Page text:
Australia at risk if we don’t incentivise the workforce to up-skill

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Australia at risk if we don’t incentivise the workforce to up-skill
We need to invest in making online platforms more accessible by people.
Photo by Bruno Nascimento on Unsplash

The digital skills gap requires urgent action from business leaders and governments alike.

By 2025 Australia will need 156,000 new technology workers, with 87 per cent of jobs now requiring digital skills

If we don’t take action, Australia’s international competitiveness will continue to be held back by a growing digital skills shortage. 

Digitally-savvy workforces are an urgent requirement in today’s world with businesses across Australia’s economy feeling the pinch. A key driver of this is consumer expectations for seamless and convenient digital experiences from proactive and personalised interactions to connected experiences across digital channels.

As international borders remain closed, we cannot look overseas to import these essential skills. We must look at ways to up-skill workers across industries to prepare them for a digital present. We also need to consider those workers who may have lost their jobs, faced with considering whether their skills or industry remains viable, and what opportunities are available for them to re-skill.

Industry required to step-up

While the federal government recognises the importance of digital skills, with investments made in the Digital Economy Strategy such as digital skill cadetships and advanced scholarships for emerging technologies, industry needs to take more leadership in equipping workers for the future.

In a recent YouGov survey commissioned by Salesforce, one in ten managers agree that a low level of importance was given to address the digital skills gap within their organisation. Seventy-nine per cent of managers surveyed said that there were barriers within their company that are stopping them from acquiring additional digital skills.

The most common road blocks include a lack of resources to invest in digital transition, a lack of knowledge and expertise, and having a short-term focus rather than focusing on the long-term. Other barriers include a lack of relevant training and education courses, having a culture resistant to change, and a lack of suitable candidates with the right digital skills.

This all adds up to new skills being put in the too hard basket. Inertia and ‘the way it’s always been done’ isn’t going to cut it for Australian companies with ambitions to grow and to meet the expectation of customers benchmarking home grown businesses on the experiences delivered by companies like Xero and Amazon.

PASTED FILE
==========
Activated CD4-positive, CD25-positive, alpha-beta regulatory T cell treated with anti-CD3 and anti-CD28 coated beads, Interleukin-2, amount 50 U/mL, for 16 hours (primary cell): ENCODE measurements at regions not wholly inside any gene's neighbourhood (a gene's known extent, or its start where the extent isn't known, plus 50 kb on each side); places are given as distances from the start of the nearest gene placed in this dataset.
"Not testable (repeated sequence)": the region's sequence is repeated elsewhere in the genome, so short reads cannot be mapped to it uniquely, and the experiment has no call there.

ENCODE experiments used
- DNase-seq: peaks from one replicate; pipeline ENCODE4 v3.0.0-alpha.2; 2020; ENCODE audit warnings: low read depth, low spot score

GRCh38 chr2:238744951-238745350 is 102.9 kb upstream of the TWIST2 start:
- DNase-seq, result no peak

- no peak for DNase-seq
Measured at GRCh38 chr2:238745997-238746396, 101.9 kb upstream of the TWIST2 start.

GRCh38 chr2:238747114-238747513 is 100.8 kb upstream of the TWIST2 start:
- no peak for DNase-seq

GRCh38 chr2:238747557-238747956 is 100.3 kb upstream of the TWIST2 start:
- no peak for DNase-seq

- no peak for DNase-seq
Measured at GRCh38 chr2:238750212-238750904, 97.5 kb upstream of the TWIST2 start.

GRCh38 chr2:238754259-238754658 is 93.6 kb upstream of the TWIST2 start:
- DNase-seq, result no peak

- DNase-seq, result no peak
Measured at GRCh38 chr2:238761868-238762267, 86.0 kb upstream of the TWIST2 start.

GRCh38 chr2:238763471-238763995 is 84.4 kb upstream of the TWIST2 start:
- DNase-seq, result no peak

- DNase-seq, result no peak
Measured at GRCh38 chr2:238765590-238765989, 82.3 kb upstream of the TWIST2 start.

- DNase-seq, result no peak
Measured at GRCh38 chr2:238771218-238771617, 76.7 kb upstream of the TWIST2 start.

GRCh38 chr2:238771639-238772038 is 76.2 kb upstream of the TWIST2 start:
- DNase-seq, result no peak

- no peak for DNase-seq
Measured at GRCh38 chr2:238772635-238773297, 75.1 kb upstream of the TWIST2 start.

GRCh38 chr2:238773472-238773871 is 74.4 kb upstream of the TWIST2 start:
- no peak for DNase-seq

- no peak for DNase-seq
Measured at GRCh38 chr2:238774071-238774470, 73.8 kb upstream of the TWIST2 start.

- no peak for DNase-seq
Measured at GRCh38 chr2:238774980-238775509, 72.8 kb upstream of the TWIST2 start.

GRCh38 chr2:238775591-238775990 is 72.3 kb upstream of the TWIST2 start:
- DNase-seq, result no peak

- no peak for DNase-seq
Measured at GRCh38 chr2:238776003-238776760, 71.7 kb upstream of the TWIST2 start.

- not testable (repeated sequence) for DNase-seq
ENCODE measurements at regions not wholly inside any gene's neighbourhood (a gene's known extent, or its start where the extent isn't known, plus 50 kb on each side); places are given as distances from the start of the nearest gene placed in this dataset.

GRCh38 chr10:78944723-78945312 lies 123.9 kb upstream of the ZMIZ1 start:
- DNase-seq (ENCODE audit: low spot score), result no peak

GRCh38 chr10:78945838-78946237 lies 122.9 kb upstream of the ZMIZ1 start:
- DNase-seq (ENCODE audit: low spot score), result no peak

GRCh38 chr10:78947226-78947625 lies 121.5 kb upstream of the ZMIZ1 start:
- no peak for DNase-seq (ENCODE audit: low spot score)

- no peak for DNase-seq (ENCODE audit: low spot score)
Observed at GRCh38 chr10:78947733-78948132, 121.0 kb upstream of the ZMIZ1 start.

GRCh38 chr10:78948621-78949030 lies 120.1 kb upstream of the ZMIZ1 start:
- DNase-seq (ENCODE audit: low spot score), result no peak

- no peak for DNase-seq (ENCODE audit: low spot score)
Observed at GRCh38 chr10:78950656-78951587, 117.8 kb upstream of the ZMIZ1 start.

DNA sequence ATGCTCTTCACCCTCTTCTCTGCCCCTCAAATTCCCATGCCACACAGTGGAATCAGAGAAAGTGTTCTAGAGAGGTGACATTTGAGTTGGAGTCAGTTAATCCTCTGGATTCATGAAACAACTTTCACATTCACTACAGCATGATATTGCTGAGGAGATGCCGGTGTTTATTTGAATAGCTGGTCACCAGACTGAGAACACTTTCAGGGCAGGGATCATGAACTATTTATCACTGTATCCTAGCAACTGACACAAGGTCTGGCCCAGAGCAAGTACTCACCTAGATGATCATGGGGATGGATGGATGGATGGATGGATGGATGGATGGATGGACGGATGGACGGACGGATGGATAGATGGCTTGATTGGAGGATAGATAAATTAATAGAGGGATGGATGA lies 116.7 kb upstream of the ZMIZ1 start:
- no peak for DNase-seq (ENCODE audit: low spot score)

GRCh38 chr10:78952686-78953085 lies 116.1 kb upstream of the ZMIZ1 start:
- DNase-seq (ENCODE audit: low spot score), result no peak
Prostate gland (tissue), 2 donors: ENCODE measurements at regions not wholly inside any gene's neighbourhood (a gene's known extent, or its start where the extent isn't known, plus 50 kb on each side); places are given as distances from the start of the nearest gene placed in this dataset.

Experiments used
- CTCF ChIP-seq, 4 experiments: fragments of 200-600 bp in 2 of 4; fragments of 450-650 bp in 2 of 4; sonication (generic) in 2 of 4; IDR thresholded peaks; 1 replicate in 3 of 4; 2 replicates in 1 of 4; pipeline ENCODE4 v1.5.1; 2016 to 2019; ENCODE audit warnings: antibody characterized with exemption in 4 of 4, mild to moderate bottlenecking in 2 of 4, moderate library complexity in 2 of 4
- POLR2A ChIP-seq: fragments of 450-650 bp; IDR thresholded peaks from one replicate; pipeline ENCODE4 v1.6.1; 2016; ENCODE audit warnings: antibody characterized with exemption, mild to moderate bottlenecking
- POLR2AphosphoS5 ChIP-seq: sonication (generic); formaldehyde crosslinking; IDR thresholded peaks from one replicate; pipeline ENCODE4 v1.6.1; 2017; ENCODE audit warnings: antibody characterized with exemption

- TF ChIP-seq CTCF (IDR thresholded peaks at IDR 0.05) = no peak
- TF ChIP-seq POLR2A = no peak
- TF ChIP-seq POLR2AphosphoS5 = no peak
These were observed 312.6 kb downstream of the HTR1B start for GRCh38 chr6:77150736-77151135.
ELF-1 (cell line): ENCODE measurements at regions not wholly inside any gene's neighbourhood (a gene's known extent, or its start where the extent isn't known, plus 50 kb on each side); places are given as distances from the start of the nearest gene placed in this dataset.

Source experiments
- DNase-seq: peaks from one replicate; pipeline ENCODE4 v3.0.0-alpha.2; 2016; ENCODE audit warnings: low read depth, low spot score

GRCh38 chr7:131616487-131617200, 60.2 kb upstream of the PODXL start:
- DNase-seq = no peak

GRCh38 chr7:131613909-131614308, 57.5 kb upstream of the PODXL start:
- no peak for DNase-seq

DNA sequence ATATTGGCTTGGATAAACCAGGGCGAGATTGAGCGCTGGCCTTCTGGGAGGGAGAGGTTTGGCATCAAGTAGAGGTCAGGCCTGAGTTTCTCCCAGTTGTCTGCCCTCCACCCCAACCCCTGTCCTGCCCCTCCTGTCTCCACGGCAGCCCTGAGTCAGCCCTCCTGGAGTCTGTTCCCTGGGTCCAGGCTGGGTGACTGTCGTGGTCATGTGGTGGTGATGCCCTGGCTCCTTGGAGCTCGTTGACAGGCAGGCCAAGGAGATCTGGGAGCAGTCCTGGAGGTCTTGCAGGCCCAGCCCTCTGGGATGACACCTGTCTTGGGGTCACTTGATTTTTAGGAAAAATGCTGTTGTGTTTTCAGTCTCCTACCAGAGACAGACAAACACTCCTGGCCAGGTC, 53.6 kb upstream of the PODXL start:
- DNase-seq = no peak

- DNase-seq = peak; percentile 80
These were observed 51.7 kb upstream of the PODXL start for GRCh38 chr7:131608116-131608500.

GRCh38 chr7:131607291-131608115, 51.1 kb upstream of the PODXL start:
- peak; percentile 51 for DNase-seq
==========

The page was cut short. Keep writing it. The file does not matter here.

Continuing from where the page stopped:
The opportunity for government

It isn’t just business, governments must also look at their own digital services, and how having the right people armed with the digital know-how to help is vital for the country to not only respond to a crisis like COVID-19, but to also build trust with the public.

Boston Consulting Group and Salesforce research, The Trust Imperative 2, found half of Australian customers expect governments to match or exceed the high standards set by the best private sector companies. 52 per cent said that their trust in government services had increased since 2020 based on the overall quality of digital services.

Great services can only be created by digital-savvy talent and by closing the skills gap there’s an opportunity to support not only improved innovation and performance, but also trust.

Incentivise workers and businesses to acquire new, in-demand skills

If we are to get there, we must start by making online learning platforms more accessible to people to up-skill and re-skill. 

At Salesforce, we’ve seen a clear appetite for access to online learning tools through our free online learning platform, Trailhead. Since the start of the pandemic there has been a 37 per cent increase in sign-ups to the platform - adding to a community of over 1.8 million learners. 

Skill Finder, powered by the world’s top technology platforms, is another example of how online learning platforms can democratise learning opportunities for all Australian’s to level-up their knowledge. The centralised micro-skills marketplace offers hundreds of online courses to develop critical digital skills from machine learning and artificial intelligence to digital marketing. 

Since its launch in October 2020, the model has up-skilled approximately 5,000 people. While engagement levels have been strong, incentivising workers and businesses will be key for continuous engagement in learning programs - boosting overall levels of productivity. 

For small businesses, incentives such as the provision of vouchers will be essential to encourage the adoption of digital platforms. It isn’t just for the sake of those businesses however, workers will also need to have the necessary digital skills to utilise those platforms to help businesses succeed and grow. Deloitte Access economic reports found small businesses using our technologies results in: 32 per cent more leads; 26 per cent more deals; 26 per cent happier customers and 36 per cent faster app integration.

The path forward 

Encouraging people to learn from a diversity of backgrounds, whether they’re in work or changing career, is essential to preparing our communities for not only the future of work, but succeeding in the present.

From improving a company’s competitiveness to productivity, investing in digital skills isn’t just about powering the bounce back from the pandemic. It’s crucial if we are to deliver on evolving public expectations and keep up with global competition. 

Sassoon Grigorian is Senior Director of Government Affairs & Public Policy, APAC & Japan at Salesforce.

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